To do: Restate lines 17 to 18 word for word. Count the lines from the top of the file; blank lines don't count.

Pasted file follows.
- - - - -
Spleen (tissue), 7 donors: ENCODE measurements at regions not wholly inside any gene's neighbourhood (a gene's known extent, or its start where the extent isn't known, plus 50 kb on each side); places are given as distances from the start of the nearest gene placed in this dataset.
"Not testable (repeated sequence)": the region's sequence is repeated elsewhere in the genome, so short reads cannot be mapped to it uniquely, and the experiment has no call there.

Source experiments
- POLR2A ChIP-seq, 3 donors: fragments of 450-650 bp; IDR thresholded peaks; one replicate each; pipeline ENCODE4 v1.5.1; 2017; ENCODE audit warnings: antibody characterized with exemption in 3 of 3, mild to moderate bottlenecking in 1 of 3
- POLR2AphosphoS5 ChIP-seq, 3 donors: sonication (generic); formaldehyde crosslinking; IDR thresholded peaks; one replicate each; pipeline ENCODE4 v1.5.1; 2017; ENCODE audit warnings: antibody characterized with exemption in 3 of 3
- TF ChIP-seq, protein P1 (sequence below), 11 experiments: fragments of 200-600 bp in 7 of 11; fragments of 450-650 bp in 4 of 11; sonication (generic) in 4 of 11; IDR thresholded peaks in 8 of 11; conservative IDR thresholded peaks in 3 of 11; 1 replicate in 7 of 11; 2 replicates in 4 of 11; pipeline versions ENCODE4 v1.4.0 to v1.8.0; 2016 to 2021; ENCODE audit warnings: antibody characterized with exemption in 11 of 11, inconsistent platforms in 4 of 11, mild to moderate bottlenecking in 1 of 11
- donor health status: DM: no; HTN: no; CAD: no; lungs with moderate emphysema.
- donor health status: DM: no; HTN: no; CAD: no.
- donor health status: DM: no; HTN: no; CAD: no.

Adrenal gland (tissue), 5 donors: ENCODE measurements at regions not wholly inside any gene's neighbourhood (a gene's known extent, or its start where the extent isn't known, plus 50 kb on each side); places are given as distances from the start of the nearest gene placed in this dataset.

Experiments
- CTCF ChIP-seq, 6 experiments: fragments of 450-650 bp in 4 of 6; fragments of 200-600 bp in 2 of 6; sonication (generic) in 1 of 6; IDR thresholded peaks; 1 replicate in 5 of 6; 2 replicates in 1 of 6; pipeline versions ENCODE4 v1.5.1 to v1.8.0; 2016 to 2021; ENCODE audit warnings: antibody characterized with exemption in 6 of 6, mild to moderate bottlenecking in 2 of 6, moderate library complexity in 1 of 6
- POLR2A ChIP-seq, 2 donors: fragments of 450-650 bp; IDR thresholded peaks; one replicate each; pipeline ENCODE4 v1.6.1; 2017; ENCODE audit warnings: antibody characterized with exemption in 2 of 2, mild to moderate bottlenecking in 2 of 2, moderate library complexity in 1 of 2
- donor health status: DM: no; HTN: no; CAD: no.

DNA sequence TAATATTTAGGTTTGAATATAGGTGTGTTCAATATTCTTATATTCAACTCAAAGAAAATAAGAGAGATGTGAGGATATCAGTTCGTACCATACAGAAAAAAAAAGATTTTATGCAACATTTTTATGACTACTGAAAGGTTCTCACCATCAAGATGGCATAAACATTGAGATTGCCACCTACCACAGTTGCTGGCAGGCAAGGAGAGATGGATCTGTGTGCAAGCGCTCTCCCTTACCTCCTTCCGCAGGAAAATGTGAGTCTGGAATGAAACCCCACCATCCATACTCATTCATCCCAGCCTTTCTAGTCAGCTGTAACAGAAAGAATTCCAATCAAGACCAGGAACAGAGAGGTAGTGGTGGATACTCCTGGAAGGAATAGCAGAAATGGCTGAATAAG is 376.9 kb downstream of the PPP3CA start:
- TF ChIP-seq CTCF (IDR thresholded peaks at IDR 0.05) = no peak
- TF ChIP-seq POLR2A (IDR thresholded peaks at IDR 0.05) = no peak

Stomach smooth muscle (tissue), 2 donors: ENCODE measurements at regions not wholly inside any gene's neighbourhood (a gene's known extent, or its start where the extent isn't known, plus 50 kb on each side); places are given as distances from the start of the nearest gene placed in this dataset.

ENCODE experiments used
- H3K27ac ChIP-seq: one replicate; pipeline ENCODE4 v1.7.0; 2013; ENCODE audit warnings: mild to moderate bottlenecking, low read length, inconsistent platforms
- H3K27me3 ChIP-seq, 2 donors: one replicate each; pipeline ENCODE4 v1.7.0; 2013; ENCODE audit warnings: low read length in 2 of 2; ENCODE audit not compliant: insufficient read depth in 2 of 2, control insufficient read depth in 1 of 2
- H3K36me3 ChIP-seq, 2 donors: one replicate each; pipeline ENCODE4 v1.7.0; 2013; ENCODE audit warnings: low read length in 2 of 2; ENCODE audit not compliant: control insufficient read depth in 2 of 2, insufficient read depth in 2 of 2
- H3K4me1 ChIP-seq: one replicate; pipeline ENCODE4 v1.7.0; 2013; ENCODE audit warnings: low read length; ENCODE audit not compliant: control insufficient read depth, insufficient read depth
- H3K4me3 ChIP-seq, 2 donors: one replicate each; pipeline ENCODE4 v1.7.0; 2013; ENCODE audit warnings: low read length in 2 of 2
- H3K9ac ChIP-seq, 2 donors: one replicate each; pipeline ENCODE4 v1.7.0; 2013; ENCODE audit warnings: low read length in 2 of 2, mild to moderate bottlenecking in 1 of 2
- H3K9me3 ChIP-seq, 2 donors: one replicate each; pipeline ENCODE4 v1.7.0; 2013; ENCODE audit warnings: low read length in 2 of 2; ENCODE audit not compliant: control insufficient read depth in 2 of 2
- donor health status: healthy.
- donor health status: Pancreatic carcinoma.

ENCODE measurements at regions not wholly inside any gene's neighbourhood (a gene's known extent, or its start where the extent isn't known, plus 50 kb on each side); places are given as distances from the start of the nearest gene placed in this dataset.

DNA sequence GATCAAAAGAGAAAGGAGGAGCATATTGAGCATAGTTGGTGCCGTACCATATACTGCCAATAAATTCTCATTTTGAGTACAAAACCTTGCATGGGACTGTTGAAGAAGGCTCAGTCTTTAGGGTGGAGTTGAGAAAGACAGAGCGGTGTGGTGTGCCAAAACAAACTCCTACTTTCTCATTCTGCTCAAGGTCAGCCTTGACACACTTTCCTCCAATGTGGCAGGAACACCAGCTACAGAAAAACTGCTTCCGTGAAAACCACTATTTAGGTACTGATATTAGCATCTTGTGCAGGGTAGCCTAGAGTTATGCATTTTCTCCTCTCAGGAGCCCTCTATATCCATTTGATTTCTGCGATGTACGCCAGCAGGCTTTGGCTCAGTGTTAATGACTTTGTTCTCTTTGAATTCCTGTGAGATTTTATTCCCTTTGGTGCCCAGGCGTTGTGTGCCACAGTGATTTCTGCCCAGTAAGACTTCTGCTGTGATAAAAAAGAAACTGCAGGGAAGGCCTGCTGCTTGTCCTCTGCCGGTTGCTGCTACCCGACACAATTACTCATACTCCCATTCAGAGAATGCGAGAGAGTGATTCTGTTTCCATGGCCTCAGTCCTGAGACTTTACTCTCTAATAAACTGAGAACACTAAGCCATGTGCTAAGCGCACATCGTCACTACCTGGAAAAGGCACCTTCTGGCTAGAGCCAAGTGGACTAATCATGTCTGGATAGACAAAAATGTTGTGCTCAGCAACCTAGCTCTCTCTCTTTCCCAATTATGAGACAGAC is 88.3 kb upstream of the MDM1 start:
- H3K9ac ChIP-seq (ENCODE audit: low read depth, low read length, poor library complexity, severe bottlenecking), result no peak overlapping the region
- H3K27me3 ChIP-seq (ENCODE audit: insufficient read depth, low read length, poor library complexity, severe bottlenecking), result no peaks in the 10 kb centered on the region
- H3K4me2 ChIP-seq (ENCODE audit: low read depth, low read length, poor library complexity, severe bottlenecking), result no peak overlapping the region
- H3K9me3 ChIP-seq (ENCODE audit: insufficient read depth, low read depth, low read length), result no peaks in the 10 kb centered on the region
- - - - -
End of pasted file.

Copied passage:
- TF ChIP-seq POLR2A (IDR thresholded peaks at IDR 0.05) = no peak

Stomach smooth muscle (tissue), 2 donors: ENCODE measurements at regions not wholly inside any gene's neighbourhood (a gene's known extent, or its start where the extent isn't known, plus 50 kb on each side); places are given as distances from the start of the nearest gene placed in this dataset.